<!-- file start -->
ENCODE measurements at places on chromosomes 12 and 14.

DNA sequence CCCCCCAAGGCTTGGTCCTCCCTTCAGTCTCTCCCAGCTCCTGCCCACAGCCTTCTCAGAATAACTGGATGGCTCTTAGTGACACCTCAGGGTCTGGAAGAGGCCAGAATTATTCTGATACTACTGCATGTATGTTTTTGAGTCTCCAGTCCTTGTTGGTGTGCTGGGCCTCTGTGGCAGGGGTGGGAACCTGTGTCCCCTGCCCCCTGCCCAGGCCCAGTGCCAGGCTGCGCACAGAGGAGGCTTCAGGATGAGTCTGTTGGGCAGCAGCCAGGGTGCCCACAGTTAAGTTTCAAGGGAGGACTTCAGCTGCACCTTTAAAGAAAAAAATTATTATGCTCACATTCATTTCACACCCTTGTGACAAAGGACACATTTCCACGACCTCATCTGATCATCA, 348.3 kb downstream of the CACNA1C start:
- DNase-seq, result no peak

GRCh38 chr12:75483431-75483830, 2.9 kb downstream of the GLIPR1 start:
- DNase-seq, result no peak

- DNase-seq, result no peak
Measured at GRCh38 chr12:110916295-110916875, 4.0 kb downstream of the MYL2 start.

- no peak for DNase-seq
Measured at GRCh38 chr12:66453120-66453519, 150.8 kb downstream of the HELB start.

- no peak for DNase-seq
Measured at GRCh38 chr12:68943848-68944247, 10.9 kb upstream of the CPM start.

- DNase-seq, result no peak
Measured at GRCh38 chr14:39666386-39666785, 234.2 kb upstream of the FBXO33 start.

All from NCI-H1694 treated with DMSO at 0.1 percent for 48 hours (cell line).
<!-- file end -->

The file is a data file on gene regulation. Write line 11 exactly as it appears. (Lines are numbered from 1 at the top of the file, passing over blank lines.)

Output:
Measured at GRCh38 chr12:68943848-68944247, 10.9 kb upstream of the CPM start.